Functional neuroimaging modalities have enhanced our understanding of juvenile myoclonic epilepsy (JME) underlying neural mechanisms. Due to its non-invasive, sensitive and analytical nature, functional magnetic resonance imaging (fMRI) provides valuable insights into relevant functional brain networks and their segregation and integration properties. We systematically reviewed the contribution of resting-state and task-based fMRI to the current understanding of the pathophysiology and the patterns of seizure propagation in JME Altogether, despite some discrepancies, functional findings suggest that corticothalamo-striato-cerebellar network along with default-mode network and salience network are the most affected networks in patients with JME. However, further studies are required to investigate the association between JME’s main deficiencies, e.g., motor and cognitive deficiencies and fMRI findings. Moreover, simultaneous electroencephalography-fMRI (EEG-fMRI) studies indicate that alterations of these networks play a role in seizure modulation but fall short of identifying a causal relationship between altered functional properties and seizure propagation. This review highlights the complex pathophysiology of JME, which necessitates the design of more personalized diagnostic and therapeutic strategies in this group.

A systematic review of resting-state and task-based fmri in juvenile myoclonic epilepsy

Aarabi M
Supervision
;
2022

Abstract

Functional neuroimaging modalities have enhanced our understanding of juvenile myoclonic epilepsy (JME) underlying neural mechanisms. Due to its non-invasive, sensitive and analytical nature, functional magnetic resonance imaging (fMRI) provides valuable insights into relevant functional brain networks and their segregation and integration properties. We systematically reviewed the contribution of resting-state and task-based fMRI to the current understanding of the pathophysiology and the patterns of seizure propagation in JME Altogether, despite some discrepancies, functional findings suggest that corticothalamo-striato-cerebellar network along with default-mode network and salience network are the most affected networks in patients with JME. However, further studies are required to investigate the association between JME’s main deficiencies, e.g., motor and cognitive deficiencies and fMRI findings. Moreover, simultaneous electroencephalography-fMRI (EEG-fMRI) studies indicate that alterations of these networks play a role in seizure modulation but fall short of identifying a causal relationship between altered functional properties and seizure propagation. This review highlights the complex pathophysiology of JME, which necessitates the design of more personalized diagnostic and therapeutic strategies in this group.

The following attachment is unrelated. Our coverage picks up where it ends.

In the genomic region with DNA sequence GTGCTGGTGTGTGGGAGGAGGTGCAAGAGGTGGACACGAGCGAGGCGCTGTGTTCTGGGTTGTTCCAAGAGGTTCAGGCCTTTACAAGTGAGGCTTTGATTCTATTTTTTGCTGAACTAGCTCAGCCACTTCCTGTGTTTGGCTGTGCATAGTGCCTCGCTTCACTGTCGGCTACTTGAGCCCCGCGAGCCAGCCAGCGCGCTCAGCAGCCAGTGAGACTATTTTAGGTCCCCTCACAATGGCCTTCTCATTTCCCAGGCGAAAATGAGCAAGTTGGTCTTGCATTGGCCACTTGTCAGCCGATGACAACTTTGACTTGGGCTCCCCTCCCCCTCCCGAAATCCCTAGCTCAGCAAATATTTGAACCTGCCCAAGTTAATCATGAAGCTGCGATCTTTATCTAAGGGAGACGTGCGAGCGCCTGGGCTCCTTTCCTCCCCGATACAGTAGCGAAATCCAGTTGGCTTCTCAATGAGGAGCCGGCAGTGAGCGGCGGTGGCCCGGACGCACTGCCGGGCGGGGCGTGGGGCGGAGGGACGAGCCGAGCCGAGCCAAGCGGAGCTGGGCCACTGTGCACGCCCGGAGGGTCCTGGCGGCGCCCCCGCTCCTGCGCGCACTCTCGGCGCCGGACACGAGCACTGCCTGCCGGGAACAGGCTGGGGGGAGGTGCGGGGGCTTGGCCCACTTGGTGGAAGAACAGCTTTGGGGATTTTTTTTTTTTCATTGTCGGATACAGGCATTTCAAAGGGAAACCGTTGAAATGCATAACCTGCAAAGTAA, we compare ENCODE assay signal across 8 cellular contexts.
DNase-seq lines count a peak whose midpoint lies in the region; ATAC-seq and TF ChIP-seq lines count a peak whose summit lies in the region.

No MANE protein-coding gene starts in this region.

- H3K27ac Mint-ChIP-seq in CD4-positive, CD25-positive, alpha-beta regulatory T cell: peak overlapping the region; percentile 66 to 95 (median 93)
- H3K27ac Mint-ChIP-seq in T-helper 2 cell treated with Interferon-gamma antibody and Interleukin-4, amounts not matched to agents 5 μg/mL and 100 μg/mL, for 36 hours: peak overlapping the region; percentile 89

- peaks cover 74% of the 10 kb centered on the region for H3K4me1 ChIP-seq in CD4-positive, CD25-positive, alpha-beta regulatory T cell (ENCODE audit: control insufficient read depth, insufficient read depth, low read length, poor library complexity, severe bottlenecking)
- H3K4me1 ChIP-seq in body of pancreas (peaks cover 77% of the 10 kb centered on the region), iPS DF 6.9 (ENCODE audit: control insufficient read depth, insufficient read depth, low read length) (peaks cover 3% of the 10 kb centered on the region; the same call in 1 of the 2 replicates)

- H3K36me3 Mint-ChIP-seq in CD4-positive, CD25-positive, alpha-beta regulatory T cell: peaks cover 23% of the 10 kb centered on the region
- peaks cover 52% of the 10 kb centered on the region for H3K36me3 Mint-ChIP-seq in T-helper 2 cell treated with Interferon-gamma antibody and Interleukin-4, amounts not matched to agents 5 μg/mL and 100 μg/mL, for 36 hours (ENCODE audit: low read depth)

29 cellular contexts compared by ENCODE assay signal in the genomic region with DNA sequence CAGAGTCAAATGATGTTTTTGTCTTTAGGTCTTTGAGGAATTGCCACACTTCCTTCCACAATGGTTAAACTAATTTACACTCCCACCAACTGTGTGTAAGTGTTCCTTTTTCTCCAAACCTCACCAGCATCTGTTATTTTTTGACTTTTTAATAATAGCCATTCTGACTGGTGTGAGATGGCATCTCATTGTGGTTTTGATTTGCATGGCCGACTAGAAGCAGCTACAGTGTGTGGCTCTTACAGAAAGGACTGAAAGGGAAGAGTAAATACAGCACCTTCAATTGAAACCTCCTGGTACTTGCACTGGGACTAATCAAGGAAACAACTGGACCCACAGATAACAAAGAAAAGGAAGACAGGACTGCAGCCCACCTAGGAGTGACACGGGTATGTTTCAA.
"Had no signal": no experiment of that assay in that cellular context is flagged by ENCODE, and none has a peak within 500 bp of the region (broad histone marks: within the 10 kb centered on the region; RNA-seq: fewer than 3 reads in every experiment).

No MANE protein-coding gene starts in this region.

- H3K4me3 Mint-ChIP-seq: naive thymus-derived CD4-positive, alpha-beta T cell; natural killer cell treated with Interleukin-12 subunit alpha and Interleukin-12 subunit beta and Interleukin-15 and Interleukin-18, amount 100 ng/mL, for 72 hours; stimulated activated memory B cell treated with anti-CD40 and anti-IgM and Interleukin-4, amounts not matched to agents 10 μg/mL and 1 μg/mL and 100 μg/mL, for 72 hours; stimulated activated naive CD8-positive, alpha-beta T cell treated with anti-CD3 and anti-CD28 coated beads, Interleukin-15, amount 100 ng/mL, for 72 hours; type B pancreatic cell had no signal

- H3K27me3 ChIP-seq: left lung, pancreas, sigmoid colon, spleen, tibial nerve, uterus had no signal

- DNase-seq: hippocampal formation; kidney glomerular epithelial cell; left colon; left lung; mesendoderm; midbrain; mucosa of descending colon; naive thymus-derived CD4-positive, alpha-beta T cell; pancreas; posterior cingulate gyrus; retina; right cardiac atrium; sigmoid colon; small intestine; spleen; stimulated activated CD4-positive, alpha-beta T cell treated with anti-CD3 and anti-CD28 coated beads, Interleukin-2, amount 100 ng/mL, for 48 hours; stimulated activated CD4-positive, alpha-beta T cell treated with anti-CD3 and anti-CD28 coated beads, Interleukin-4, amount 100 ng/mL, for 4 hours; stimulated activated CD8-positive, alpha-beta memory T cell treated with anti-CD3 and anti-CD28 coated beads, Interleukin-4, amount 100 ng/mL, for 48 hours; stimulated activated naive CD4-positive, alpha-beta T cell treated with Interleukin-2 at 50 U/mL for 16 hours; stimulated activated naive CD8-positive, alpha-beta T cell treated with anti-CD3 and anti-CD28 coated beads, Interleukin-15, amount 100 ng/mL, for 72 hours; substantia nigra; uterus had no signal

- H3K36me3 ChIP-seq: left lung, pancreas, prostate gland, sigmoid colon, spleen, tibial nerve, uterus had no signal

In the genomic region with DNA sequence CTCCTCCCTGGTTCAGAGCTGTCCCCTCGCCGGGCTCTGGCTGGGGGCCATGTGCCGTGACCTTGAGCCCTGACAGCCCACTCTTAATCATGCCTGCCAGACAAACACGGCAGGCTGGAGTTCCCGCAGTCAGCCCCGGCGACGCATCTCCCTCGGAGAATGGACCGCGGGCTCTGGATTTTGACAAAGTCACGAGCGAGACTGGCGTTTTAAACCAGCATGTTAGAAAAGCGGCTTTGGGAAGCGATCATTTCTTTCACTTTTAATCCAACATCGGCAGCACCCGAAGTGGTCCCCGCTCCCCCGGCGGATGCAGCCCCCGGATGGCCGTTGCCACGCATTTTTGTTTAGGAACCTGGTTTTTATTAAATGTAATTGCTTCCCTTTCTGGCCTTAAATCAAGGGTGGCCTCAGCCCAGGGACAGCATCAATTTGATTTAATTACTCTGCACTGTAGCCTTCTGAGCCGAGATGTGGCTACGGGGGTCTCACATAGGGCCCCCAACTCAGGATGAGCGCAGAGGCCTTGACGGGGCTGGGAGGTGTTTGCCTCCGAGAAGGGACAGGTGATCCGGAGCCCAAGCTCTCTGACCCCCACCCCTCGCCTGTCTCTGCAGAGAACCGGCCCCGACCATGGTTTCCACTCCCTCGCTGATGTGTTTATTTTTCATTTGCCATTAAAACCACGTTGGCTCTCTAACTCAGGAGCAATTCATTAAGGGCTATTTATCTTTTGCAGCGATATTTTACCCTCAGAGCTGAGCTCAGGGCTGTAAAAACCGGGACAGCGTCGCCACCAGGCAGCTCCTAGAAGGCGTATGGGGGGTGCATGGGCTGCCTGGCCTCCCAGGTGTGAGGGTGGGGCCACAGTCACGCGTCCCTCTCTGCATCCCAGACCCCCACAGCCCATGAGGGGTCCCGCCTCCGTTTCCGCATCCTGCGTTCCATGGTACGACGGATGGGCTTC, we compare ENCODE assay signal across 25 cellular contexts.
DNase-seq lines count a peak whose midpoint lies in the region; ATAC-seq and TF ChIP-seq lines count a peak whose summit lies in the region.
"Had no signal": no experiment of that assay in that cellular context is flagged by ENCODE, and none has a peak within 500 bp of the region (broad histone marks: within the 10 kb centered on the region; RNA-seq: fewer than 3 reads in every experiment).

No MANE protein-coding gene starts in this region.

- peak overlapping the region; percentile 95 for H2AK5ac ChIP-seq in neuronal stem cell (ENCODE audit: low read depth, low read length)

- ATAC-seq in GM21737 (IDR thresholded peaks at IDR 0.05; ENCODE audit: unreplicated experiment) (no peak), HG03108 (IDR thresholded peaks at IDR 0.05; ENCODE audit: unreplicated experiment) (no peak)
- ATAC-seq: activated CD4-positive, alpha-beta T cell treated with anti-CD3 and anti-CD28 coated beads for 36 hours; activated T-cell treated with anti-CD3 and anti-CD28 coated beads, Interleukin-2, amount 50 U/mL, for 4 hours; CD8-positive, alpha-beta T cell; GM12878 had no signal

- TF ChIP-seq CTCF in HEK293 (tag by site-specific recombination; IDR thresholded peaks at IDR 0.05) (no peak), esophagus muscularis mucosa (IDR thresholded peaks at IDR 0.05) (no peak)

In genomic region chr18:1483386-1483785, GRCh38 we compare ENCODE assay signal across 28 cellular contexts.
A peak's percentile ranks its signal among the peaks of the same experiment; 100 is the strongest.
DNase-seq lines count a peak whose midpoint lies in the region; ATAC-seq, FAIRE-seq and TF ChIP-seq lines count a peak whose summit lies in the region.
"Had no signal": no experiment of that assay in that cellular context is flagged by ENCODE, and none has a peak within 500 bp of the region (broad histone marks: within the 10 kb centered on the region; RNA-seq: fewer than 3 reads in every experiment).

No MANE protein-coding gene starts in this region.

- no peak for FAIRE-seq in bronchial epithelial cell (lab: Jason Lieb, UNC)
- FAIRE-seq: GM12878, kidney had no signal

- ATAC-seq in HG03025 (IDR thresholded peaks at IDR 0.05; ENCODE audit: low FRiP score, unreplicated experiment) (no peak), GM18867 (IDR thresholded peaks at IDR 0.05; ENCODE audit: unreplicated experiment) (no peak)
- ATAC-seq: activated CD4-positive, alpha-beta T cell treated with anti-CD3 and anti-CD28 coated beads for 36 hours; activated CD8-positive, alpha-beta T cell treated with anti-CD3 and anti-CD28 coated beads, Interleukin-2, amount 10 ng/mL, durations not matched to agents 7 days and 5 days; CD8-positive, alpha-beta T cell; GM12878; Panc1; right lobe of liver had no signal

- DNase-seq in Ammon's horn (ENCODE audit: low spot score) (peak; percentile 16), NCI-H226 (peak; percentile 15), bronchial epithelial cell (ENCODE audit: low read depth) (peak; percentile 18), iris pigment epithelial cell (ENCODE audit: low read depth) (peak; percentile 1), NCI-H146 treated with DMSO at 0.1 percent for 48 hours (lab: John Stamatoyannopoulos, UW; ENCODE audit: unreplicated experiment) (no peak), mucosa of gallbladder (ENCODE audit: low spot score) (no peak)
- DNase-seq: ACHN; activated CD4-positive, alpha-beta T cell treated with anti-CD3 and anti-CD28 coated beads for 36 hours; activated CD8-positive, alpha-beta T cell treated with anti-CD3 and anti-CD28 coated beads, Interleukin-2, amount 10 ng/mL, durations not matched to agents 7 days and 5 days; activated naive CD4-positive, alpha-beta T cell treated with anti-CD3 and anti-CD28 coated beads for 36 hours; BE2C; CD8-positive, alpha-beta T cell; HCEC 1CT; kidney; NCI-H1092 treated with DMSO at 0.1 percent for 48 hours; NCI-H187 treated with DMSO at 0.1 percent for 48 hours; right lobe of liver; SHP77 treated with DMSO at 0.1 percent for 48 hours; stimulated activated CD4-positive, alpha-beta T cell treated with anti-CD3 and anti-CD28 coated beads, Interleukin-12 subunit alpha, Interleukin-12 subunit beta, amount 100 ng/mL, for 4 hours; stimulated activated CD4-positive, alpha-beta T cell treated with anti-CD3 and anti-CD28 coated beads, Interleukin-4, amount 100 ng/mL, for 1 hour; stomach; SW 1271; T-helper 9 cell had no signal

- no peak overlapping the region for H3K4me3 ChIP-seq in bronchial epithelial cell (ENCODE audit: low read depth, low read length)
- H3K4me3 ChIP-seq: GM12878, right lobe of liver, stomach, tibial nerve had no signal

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Utilizza questo identificativo per citare o creare un link a questo documento: https://hdl.handle.net/11577/3460715
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